The NHL and former Red Wings forward Brendan Shanahan, the league's new player safety czar, handed down a decision on Brendan Smith last week, essentially ending the young defenseman's attempt to make the Wings' opening night roster.
In the league’s decision, Smith received an eight-game suspension, which included five NHL regular-season contests, for his illegal hit to the head of Chicago forward Ben Smith.
While Smith didn’t agree with the league sentence, it was the right thing. The league is trying to crack down on shots to the heads of its players. So Smith took his lumps, said he'll learn from his mistake, and last weekend he returned to Grand Rapids, the Wings' American Hockey League affiliate, where he began to prepare for the Griffins’ season-opener Saturday night in Rockford.
However, today the AHL announced that its president, David Andrews, has independently reviewed the Smith-on-Smith collision – which occurred Sept. 28 at Chicago’s United Center – and he’s decided that Brendan’s hit warrants a separate three-game suspension in the AHL. Smith can return to action Oct. 18 in Grand Rapids.
Apparently, this is nothing new, and it’s been part of the AHL’s by-laws. But man, talk about piling on. And the worst thing is that Smith still must sit out five NHL games at some point.
If you know Ottawa head coach Paul MacLean, you know that the old defenseman in him comes out from time to time.
I’ve known Paul since he returned to the Red Wings as an assistant coach six seasons ago. He’s not a very talkative guy, but he will surprise you once in a while.
Every now and then he’d spot me in the hallways inside Joe Louis Arena. Most of the time I walk with my head down, which is a big no-no in hockey circles. “Don’t you know that you should never put your head down?” MacLean would tell me. From that point, it became a running joke.
“Head up,” he’d say whenever he’d see me.
“Head's up, Coach,” was the usual reply.
So now that MacLean has return to Detroit as the appointed leader of the enemy Senators, what will Friday’s opening night be like for him in his old stomping grounds?
“I'm just hoping I'm not scared to death,” he said. “I think I'll be alright. The Joe is always an exciting night. Being here at The Joe is a little bit special. They're not raising any banners so that's probably a good thing.”
Just keep your head up, Coach.
The Red Wings signed Mike Commodore on the first day of the free agency period last July. The 6-foot-4 defenseman was brought in to compete for a spot on the team’s third defensive pairing.
Now Commodore, who won a Stanley Cup with Carolina in 2006, hasn’t skated in a week since catching a skate blade in the ice at Chicago’s United Center last Wednesday. Diagnosed with a Grade 1 MCL sprain, he will be fitted for a brace Thursday. But as far as a timetable for his return, everything is up in the air, Commodore said.
“This is all new to me. Never had a knee injury,” he said.
However, Commodore only has to remember last October as the last time he missed significant time early in a season, because of injury. Last year, he suffered a broken thumb in an opening-night fight with San Jose’s Ryane Clowe, and never really bounced back from the injury, collecting six points in 20 games with Columbus.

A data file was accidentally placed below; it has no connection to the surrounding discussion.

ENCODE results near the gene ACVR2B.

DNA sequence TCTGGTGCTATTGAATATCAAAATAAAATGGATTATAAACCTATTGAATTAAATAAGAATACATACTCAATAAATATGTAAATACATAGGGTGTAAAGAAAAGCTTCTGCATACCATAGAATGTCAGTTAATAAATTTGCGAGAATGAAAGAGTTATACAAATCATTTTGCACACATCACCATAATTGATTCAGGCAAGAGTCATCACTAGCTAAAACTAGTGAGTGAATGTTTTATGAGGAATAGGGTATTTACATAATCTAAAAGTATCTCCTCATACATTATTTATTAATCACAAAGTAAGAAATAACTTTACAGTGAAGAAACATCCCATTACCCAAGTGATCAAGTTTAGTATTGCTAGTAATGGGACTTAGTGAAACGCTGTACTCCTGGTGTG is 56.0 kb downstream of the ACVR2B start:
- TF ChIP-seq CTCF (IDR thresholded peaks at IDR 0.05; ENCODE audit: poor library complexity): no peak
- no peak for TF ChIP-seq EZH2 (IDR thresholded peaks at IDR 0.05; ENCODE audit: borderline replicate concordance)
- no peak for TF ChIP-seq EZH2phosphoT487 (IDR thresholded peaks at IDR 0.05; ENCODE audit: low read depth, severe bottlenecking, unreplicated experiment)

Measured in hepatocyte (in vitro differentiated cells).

“It was bad timing. I came back from that,” said Commodore when asked about the thumb. “This is a little different. I’ve never had a knee problem in 12 years. The good thing is it’s only a Grade 1. Once I get this brace and skate for a few days, I’ll be ready to go.”
With Commodore out for at least Friday’s opener against Ottawa and Saturday’s game at Colorado, 24-year-old Jakub Kindl will be inserted into the role as the sixth defenseman. Still, Commodore isn't overly concerned about falling behind Kindl on the depth chart.
“I know my place,” Commodore said. “If he plays well that’s great. If the team is doing well, that’s what I’m here for. I want to be part of a good team that’s why I came here. I’m not worried about playing time at all, falling behind or losing ice-time.
“My main concern right now is getting my knee healthy and getting myself back in it. And when I’m healthy they’ll know I’m available.”
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Coach Mike Babcock ordered the Swedish forward off of the ice before practice even began.
"It was pretty obvious that he was in pain," Babcock said. Still, the Wings' coach is confident that he'll have Holmstrom back in time for the opener against the Ottawa Senators at Joe Louis Arena.
As for other injuries, it looks as if defenseman Mike Commodore (MCL) will likely be the only guy not ready to return to action this weekend. Not only is he expected to miss Friday's opener, he'll also likely sit out Saturday's game at Colorado. The absense of Commodore means that Jakub Kindl will start the season as the sixth defenseman and will be paired with Jonathan Ericsson.
Center Pavel Datsyuk (sore back), forwards Henrik Zetterberg (upper body), Danny Cleary (upper body) and Patrick Eaves (foot) should all be ready to go against the Senators. Eaves and Commodore did not practice Tuesday.
Yet Babcock was satisfied to see everyone else back on the ice Tuesday morning.
“It’s amazing when you get rid of exhibition now who gets healthy fast,” Babcock said. “It’s like the Fountain of Youth.”
Here are the line combinations and defensive pairings as they skated today at JLA:
Valtteri Filppula - Henrik Zetterberg - Johan Franzen
Danny Cleary - Pavel Datsyuk - Jiri Hudler
Justin Abdelkader - Darren Helm - Todd Bertuzzi
Fabian Brunnstrom - Cory Emmerton - Drew Miller
Nicklas Lidstrom - Ian White
Niklas Kronwall - Brad Stuart
Jonathan Ericsson - Jakub Kindl
Jimmy Howard - Ty Conklin